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From [[Gogaruco 2012]]

Presenter: [[Steven Ragnarok]]

Bio

During the school year, Steven! is a student of computer science, mathematics, and latte art, and this past summer he interned at GitHub. Year-round he's a passionate Ruby hacker who loves contributing to open source projects like Faraday, Rubinius and Archlinux. He teaches and contributes to KidsRuby, CoderDojo, and Rails Girls and is also on the core team for RailsBridge. He has spent more than a few evenings scrabbling to get out of the Bronze League in StarCraft II. Most importantly, Steven! is a dedicated engineer with a passion for creating beautiful things.

Abstract

Ruby has a lot of syntax to come to terms with. In an effort to reduce learning overhead we often restrict what we teach by avoiding serious coverage of objects in early lessons. Yet objects are what make Ruby great. Rather than sacrifice Object Oriented Mechanics, Sugar-free ruby uses a minimum of syntactic sugar to reinforce the message-passing objective semantics of Ruby until the pupil understands and then can assimilate new syntactic elements with greater ease. This talk explores the advantages and pitfalls of the technique as well as other ways to teach Ruby.

Notes from @myronmarston

  • Teaching programming is really, really hard.
  • Programming tkes a lot of self-reflection to teach well.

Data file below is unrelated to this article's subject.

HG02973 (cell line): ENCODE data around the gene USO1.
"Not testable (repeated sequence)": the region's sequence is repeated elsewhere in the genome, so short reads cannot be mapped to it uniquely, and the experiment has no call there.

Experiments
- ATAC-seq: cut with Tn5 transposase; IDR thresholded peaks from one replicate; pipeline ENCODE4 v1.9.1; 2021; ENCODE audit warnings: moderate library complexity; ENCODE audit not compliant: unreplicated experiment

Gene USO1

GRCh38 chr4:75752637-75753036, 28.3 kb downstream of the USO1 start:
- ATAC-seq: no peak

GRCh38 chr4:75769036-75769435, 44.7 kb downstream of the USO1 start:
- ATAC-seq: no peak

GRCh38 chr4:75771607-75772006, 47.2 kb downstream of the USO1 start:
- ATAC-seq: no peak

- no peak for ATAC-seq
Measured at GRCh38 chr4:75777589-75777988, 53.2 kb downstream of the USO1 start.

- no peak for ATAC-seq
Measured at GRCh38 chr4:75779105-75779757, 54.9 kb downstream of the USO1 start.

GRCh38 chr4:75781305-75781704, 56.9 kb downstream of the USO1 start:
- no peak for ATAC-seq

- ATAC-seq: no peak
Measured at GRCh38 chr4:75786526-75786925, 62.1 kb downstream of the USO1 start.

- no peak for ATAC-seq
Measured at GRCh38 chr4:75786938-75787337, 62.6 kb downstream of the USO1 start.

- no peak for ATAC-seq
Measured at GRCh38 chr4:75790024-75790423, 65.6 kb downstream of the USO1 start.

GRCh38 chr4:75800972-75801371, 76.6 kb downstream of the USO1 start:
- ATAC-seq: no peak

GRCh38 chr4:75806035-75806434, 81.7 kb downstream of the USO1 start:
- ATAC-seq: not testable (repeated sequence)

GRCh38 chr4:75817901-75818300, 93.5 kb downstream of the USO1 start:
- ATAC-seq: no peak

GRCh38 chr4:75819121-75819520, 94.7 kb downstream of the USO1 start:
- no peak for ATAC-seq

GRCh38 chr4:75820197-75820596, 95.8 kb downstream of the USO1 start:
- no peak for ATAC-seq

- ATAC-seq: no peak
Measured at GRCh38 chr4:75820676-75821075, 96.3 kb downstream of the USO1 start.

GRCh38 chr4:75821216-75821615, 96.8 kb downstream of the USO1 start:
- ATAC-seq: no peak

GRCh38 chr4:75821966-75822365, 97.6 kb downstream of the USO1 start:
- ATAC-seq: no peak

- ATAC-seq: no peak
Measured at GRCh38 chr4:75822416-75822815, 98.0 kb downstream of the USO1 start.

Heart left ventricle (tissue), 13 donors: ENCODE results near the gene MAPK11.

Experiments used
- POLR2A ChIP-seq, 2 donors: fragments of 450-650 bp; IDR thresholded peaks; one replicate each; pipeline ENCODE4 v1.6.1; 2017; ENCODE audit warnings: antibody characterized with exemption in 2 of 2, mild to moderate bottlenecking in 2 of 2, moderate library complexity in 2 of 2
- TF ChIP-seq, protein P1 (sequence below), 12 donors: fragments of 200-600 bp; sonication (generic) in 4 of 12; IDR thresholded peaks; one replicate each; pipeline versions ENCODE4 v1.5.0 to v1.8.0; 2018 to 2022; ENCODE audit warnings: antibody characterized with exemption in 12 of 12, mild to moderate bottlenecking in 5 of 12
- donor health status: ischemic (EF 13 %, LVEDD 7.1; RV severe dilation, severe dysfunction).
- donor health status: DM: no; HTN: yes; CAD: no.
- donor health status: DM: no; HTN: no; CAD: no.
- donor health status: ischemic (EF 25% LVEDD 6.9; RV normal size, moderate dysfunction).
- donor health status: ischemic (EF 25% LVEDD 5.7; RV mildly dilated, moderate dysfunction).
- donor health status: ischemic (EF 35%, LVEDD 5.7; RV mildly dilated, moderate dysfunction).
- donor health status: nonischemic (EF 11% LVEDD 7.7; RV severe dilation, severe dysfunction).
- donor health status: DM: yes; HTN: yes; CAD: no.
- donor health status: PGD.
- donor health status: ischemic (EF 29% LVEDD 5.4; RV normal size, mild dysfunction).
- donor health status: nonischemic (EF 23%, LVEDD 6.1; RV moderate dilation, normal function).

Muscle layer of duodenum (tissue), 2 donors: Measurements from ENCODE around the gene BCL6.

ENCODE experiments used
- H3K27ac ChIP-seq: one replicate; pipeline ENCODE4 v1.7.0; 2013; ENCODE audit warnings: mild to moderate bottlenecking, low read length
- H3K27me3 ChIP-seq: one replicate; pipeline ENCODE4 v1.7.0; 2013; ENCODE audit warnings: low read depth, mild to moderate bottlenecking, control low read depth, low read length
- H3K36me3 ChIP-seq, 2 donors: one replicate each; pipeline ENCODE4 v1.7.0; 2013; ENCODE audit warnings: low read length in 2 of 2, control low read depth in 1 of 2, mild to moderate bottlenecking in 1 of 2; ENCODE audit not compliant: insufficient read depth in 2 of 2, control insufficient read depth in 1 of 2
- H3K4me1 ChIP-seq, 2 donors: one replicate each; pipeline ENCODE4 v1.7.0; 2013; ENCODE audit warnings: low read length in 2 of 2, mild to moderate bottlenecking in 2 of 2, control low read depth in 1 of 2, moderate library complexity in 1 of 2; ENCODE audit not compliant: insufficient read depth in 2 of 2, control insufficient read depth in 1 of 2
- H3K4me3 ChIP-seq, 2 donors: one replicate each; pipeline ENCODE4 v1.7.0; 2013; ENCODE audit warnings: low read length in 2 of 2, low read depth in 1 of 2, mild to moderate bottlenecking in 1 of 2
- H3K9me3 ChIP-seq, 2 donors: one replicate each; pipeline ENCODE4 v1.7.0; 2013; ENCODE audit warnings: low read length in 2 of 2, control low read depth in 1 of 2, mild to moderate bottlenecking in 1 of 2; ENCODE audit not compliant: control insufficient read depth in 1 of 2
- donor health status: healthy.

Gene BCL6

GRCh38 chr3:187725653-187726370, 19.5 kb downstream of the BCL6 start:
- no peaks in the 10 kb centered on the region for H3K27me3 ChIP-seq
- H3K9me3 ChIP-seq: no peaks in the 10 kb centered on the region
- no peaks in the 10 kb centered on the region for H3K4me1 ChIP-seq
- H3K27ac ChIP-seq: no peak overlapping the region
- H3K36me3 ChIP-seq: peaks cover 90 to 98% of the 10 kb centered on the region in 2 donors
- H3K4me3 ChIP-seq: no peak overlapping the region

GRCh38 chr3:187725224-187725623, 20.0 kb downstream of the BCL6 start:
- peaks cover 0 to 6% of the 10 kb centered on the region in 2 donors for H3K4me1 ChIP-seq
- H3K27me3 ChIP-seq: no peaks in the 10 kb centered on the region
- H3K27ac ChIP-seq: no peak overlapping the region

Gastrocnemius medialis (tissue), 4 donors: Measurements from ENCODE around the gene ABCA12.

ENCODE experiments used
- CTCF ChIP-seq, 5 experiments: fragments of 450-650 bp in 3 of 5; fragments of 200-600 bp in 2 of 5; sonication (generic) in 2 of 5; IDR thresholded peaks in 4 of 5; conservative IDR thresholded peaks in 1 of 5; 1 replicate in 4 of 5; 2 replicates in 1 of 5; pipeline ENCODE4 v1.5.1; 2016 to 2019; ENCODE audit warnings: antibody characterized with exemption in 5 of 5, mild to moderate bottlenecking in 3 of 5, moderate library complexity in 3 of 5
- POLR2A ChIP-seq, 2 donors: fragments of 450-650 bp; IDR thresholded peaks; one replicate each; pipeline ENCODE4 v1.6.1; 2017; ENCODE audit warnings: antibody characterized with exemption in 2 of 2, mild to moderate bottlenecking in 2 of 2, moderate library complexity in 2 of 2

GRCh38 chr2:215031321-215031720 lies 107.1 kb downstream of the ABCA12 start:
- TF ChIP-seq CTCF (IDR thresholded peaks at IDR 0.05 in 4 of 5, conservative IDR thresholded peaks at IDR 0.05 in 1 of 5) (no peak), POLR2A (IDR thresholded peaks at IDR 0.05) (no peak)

• It's getting better: Hungry Academy, Rails Bridge, etc.
  • CoderDojo: Kids programming clubs
    • Game Builder, Scratch, Python, Hackety-Hack / Shoes
    • Most important lesson: Programming is Fun
  • RailsBridge: Workshops for Women
    • Trying to install "Programming is Hard, but it's attainable"
  • Teaching Ruby: the challenge is finding out why your students want to learn ruby.
  • Teaching Ruby the good old fashioned way
    • Start with data types: integers, floats, strings, symbols, booleans arrays, hashes, variable assignment, conditionals, loops, etc.
    • Maybe if there's time, get to methods.
    • What's wrong with this: 6 concepts come before methods. No mention whatsoever of objects or classes.
  • "Ruby is not a computer language" -- it doesn't care about that it runs on a computer.
  • Let's teach objects and treat ruby as the computer.
  • IRB is the best tool for learning ruby.
  • How Steven teaches:
    • Everything is an object
    • They receive messages -- use send to show this.
    • Objects have a class
    • Instantiation with new; variable assignemtn as "giving an object a name"
    • Method definition
    • Introduce dot-syntax for calling methods.
    • Errors are your Friends -- try calling undefined methods
    • Use Kernel.puts as it is less "magical" than just "puts"
    • Define an accessor method, use an instance variable
    • Implicit receivers
    • Use conditionals to accomplish a goal.
    • Demonstrate creating a class with Class.new
    • This is focused on teaching objects with ruby.
  • This is better because the object metaphor provides a context for everything else we learn about Ruby.